Here is a prediction: by the time 2009 is out, we will see a revolution in the way Australian ISPs set download limits. Yes, they will still exist but some of the highest bandwidth content will become unmetered. We are already seeing this with several smaller ISPs (such as iinet) who have brought ABC’s iView and Apple’s iTunes Music Store under the limit. But the big one out there is Google and, in particular, YouTube. At some point, there will be an Australian cache of popular YouTube content. This will mean avoiding costly international backhaul fees and will allow Australia ISPs to provide that content unmetered.
We got a signal of that from the Google Public Policy Blog:
Google has offered to “colocate” caching servers within broadband providers’ own facilities; this reduces the provider’s bandwidth costs since the same video wouldn’t have to be transmitted multiple times. We’ve always said that broadband providers can engage in activities like colocation and caching, so long as they do so on a non-discriminatory basis.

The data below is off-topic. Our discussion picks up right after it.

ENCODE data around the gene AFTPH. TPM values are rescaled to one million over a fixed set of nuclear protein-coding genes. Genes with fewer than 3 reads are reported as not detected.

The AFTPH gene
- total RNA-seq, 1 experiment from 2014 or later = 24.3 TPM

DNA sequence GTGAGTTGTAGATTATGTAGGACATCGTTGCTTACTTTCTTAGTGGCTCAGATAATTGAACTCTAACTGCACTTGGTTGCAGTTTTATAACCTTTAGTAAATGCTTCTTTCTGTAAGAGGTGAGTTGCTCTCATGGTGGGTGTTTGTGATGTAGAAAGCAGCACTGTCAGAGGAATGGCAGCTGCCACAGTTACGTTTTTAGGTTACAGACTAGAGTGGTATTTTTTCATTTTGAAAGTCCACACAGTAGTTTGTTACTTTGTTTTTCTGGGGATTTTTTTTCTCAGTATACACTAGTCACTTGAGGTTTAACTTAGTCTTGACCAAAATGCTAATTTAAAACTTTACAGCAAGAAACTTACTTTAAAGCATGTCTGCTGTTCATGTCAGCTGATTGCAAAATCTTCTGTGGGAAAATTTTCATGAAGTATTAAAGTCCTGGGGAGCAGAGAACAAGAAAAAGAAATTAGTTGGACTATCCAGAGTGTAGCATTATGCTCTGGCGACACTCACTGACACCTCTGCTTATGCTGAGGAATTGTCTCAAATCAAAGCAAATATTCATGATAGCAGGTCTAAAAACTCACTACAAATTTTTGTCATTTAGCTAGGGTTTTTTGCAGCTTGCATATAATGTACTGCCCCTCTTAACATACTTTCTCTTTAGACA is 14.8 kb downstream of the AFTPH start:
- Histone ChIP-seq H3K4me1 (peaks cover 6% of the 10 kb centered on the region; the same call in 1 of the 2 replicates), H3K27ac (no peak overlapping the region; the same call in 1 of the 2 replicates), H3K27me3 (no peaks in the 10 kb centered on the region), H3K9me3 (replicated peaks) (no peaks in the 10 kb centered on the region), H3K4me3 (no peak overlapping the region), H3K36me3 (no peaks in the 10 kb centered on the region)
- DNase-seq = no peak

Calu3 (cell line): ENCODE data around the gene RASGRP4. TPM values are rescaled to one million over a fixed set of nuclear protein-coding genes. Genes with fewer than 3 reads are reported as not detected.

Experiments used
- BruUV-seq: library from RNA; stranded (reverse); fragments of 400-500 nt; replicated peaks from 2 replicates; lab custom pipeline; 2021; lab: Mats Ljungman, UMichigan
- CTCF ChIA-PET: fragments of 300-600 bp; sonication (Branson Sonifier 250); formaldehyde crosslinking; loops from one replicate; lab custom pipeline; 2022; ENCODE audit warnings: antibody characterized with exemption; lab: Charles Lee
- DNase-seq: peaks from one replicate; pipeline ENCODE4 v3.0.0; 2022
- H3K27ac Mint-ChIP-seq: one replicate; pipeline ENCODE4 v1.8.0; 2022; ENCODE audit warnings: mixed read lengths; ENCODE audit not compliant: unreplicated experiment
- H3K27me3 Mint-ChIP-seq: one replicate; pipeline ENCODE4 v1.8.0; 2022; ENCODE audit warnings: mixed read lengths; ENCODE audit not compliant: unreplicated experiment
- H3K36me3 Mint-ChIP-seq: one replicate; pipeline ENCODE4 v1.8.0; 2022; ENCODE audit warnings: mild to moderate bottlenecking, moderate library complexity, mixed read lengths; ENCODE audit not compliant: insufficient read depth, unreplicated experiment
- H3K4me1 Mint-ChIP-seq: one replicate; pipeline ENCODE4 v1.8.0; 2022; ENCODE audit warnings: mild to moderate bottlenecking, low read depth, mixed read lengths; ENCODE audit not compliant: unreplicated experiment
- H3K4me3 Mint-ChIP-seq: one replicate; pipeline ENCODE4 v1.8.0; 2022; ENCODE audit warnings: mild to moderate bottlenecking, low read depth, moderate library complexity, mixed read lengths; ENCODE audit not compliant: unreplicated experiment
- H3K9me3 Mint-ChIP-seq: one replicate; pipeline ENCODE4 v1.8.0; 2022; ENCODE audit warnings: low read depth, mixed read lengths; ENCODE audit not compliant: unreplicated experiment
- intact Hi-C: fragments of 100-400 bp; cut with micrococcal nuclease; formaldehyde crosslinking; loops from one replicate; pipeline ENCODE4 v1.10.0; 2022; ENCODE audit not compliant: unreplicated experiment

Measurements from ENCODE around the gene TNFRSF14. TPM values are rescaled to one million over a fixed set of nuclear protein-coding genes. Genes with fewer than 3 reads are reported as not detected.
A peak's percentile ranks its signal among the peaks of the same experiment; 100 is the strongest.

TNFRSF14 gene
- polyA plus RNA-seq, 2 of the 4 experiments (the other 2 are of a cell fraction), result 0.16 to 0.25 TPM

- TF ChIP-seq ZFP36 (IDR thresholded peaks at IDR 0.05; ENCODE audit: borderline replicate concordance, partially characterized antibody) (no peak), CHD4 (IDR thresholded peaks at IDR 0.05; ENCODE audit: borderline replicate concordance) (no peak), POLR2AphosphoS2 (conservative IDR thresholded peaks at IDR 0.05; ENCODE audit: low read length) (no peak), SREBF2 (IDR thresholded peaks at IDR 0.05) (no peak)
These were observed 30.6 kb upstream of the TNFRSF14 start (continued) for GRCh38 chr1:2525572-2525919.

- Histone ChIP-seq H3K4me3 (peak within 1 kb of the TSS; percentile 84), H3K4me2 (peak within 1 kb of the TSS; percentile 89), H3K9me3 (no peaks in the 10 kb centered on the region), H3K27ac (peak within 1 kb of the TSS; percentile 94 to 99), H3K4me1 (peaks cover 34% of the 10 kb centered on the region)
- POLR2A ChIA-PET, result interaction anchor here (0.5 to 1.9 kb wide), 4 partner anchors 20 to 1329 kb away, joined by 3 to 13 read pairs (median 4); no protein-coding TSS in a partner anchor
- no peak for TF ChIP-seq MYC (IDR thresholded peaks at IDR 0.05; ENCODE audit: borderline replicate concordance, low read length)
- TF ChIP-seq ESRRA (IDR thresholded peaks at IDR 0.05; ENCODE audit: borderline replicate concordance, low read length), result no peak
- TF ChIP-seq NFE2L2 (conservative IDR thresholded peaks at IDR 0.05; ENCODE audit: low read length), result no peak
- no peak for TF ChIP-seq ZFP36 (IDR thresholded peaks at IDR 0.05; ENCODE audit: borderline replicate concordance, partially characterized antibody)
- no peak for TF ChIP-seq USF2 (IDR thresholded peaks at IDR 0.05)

All of Google’s colocation agreements with ISPs — which we’ve done through projects called OpenEdge and Google Global Cache — are non-exclusive, meaning any other entity could employ similar arrangements. Also, none of them require (or encourage) that Google traffic be treated with higher priority than other traffic. In contrast, if broadband providers were to leverage their unilateral control over consumers’ connections and offer colocation or caching services in an anti-competitive fashion, that would threaten the open Internet and the innovation it enables.
That last bit is interesting. Will Telstra really be happy to impose that kind of non-discrimination when it would compete with their own proprietary BigPond content services? I am guessing not. So here is a second prediction: Telstra will be the last to sign on.